Whitehorse and a hillside of Penstemon
 Charlie, I think you need to see a Dr..
 Big horn sheep
 Eagle plain
 Eagle Plains bar.
 Gravel pit three , one of many
 Me, Caroboo horn and bear spray
 Midnight, the arctic circle, solstice.Our team, Charlie, Don , Allen, Marcy,Silvia, Anne and me
 Northern terminus to trip, Fort McPherson in distance
 When birds go bad.


« Last Edit: July 07, 2008, 10:02:51 AM by Maggi Young »

Lesley Cox

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Re: Yukon, Canada
« Reply #21 on: July 06, 2008, 09:48:30 PM »
Must have been a fun trip. We can't get away with taking our dog into a bar, let alone a tame caribou! ;D
Lesley Cox - near Dunedin, lower east coast, South Island of New Zealand - Zone 9

Philip MacDougall

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Re: Yukon, Canada
« Reply #22 on: July 07, 2008, 01:03:30 AM »
Some views

 27062008_157_01.JPG
 27062008_221.JPG
 27062008_225.JPG
 Allen and Don specks in the distance .JPG
 Allen near peak at Tombstone P6218153.JPG
 dempster 2.jpg
 P6238992.JPG
 P6249413.JPG
 P6259441.JPG
 P6269598.JPG
« Last Edit: July 07, 2008, 10:03:35 AM by Maggi Young »

Philip MacDougall

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Yukon, Canada
« Reply #23 on: July 07, 2008, 01:05:38 AM »
The joke was I couldn't walk by an Arnica without taking a picture. There are 12 species in the Yukon.

 Anemone ricardsonii
 Arnica lessingii
 Arnica sp..
 Arnica sp. on hilside.
 Campanula uniflora
 Saxifraga oppositifolia.
 Salix rotundifolia
 Rubus chamaemorus
 Rhododendron lapponicum
 Papaver sp..

« Last Edit: July 07, 2008, 10:04:33 AM by Maggi Young »

Paul T

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Re: Yukon, Canada
« Reply #24 on: July 07, 2008, 01:58:24 AM »
Philip,

Thanks for the continuing tour.  Wonderful pics!!  8)
Cheers.

Paul T.
Canberra, Australia.
Min winter temp -8 or -9įC. Max summer temp 40įC. Thankfully, maybe once or twice a year only.

Lesley Cox

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Re: Yukon, Canada
« Reply #25 on: July 07, 2008, 02:59:11 AM »
I adore those flat willows, and the rubus too. Lost mine again, dammit, too dry here. And OHHHHHH for the fruit! 8)
Lesley Cox - near Dunedin, lower east coast, South Island of New Zealand - Zone 9

art600

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Re: Yukon, Canada
« Reply #26 on: July 07, 2008, 10:29:00 AM »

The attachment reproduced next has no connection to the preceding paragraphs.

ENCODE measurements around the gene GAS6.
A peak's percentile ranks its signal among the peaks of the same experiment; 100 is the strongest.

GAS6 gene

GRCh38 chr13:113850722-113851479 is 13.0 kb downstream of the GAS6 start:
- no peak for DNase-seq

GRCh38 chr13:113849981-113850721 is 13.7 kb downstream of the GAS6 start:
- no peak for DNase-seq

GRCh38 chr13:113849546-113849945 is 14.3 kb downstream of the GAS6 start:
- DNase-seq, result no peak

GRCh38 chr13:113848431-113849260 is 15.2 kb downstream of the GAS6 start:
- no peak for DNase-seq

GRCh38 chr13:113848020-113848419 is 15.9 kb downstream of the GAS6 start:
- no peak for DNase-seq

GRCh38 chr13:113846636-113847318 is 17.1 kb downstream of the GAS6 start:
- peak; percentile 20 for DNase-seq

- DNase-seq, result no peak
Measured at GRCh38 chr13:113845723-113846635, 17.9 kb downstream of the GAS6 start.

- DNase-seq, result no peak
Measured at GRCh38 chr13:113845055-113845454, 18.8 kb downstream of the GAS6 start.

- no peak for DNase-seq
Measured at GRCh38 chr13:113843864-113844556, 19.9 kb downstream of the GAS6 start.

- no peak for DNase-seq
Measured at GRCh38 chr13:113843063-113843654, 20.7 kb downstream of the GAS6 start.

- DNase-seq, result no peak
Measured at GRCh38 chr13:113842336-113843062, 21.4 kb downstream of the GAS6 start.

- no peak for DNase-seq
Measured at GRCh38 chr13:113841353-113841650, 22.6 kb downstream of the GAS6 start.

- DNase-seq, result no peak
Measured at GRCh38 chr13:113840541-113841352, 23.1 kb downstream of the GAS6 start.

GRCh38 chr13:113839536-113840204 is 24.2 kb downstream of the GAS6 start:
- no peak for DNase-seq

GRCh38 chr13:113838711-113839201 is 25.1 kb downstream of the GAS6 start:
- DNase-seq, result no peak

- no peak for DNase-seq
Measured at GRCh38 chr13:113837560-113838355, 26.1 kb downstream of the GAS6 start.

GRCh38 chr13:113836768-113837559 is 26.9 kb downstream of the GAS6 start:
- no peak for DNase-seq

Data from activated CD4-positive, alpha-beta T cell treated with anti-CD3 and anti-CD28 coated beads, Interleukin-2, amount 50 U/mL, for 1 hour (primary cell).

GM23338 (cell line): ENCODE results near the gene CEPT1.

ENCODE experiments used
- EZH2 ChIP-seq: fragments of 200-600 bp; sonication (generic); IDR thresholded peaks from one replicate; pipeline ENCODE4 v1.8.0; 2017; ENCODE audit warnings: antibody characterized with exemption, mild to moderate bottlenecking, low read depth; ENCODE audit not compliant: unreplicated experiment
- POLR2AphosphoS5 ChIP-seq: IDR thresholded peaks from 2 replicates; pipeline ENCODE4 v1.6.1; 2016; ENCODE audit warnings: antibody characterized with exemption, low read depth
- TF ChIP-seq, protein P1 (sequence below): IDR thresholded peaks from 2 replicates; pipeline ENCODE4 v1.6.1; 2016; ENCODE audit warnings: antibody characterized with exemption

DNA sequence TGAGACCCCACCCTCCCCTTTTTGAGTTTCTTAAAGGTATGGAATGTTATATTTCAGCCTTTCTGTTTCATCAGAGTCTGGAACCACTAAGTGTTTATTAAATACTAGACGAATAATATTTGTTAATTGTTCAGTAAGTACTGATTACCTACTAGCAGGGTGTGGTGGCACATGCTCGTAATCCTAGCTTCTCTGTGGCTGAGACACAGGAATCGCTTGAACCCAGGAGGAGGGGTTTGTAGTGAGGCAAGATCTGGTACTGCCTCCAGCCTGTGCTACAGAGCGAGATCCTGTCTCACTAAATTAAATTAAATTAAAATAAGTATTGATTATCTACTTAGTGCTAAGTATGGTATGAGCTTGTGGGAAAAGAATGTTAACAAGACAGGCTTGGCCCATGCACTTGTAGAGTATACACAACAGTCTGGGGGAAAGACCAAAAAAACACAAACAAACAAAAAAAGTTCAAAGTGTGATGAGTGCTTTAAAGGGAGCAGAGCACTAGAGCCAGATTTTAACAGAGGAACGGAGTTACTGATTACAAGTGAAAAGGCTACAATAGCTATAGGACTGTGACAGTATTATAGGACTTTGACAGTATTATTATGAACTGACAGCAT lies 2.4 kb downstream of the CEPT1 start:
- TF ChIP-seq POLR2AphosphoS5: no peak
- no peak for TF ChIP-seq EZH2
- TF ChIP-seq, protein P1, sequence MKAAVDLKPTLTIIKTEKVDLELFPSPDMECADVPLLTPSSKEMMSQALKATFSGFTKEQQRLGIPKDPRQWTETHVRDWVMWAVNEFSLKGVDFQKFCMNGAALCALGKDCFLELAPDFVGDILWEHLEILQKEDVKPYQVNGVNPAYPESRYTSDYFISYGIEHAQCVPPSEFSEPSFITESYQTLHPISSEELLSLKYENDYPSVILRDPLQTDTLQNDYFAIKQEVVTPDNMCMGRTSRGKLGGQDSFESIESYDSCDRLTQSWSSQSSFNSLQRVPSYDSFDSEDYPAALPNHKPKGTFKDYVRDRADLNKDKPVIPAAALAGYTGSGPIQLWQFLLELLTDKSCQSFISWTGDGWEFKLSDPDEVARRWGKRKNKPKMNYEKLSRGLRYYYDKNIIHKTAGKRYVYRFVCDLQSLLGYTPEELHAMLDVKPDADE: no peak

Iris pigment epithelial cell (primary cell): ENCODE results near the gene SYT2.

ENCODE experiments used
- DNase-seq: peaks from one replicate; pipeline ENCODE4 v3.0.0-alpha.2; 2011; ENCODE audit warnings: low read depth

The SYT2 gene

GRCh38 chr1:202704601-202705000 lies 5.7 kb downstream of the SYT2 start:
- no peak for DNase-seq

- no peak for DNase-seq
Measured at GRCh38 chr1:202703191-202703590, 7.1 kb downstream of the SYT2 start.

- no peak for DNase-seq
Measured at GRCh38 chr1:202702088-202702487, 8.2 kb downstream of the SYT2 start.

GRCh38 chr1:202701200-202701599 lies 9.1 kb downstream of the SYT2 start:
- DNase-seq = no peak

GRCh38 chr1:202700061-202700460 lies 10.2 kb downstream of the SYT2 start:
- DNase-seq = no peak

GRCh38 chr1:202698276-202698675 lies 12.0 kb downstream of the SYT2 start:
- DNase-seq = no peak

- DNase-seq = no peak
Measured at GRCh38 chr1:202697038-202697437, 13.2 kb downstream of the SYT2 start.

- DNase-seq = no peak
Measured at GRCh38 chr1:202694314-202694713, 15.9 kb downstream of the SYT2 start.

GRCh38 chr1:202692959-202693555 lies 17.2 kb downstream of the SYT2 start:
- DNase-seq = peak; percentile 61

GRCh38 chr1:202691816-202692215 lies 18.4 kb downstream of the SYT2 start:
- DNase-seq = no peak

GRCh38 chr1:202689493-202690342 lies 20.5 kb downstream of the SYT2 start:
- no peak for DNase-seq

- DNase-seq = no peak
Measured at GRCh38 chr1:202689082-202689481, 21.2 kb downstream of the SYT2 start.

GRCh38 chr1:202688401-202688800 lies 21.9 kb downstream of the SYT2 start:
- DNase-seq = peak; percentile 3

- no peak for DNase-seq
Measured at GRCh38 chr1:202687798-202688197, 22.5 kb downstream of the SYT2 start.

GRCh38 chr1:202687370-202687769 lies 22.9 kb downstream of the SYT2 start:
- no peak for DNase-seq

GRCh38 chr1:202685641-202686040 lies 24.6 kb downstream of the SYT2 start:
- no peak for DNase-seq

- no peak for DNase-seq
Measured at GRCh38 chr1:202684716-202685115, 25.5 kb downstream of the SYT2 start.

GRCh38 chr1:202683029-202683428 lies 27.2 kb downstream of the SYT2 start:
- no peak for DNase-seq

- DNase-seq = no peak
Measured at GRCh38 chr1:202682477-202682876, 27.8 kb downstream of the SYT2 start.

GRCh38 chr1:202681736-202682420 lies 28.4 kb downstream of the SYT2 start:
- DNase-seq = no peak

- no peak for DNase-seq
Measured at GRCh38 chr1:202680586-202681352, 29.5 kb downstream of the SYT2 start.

I had almost passed this by - how glad I am I decided to dip into the Yukon.  Wonderful plants and views.
Arthur Nicholls

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Maggi Young

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Re: Yukon, Canada
« Reply #27 on: July 07, 2008, 11:59:03 AM »
I had almost passed this by - how glad I am I decided to dip into the Yukon.  Wonderful plants and views.

Just shows what a good idea it is to give the Forum a thorough inspection regularly, doesn't it?!!
Philip's description of the trip has added greatly to my enjoyment of this thread.... an added dimension to the great pix!  Who knew the dangers of the Yukon included rampant grouse and stuffed deer?
Margaret Young in Aberdeen, North East Scotland Zone 7 -ish!

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art600

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Re: Yukon, Canada
« Reply #28 on: July 07, 2008, 05:58:28 PM »
Maggi
Dipping into the Forum is my daily treat, and it makes a welcome alternative to the very necessary, but very boring task of repotting.  Of course it helps when the bulbs emerge plump and more numerous than last year - but it isn't always the case....
Arthur Nicholls

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Kristl Walek

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Re: Yukon, Canada
« Reply #29 on: July 16, 2008, 04:04:22 AM »
at km 364 along the Dempster we were at Eagle Plain, not so much a town as an expanded gas station. Our waitress had a heavy German accent, leaving me rife with speculation as to the circumstances that landed her in this remote outpost our country.

Philip,
Thank you so much for this (and the memories)!!!
I too did the exact (unpaved) Dempster Highway trip some years ago, in August, on my own, in a small rental car---did you mention that there is NOTHING between km1 and km364 except beautiful wilderness?

No gas station, no settlement, no food provisions until you get to Eagle Plain. One needs to be well-prepared, especially in a place where bear outnumber people 10 to 1. And that very same Deutsche waitress was there in my day as well---I did the Arctic Circle in the pouring rain at midnight, and then stayed the night at the expanded gas station/hotel before turning around and doing it all again in reverse. The rented car was unrecognizeable when I returned to Dawson City.

It's a pity that 99% of those beautiful plants hate life outside the far north. I had a special "Yukon  Collection" in my seed catalogue that winter and grew out all of the 300+ species I had collected seed of. I can count on half of one hand, the ones that survived more than 2 years --- and are still growing in my "Yukon trough" ---a representative 2 species (Dryas and Arctostaphyllos). The dwarf willows didn't even make it through a year!!!!

I have travelled a lot but never to a more beautiful (and pristine) part of the world. I recall walking on the alpine tundra (always watching for grizzlies over my shoulder) and thinking that this might be the very first time I had put my foot in a spot where (perhaps) no other foot had ever been. I have never forgotten that feeling!!!!!!

Could the yellow poppy be P. lapponicum?
« Last Edit: July 16, 2008, 02:25:56 PM by Kristl Walek »
so many species....so little time

Kristl Walek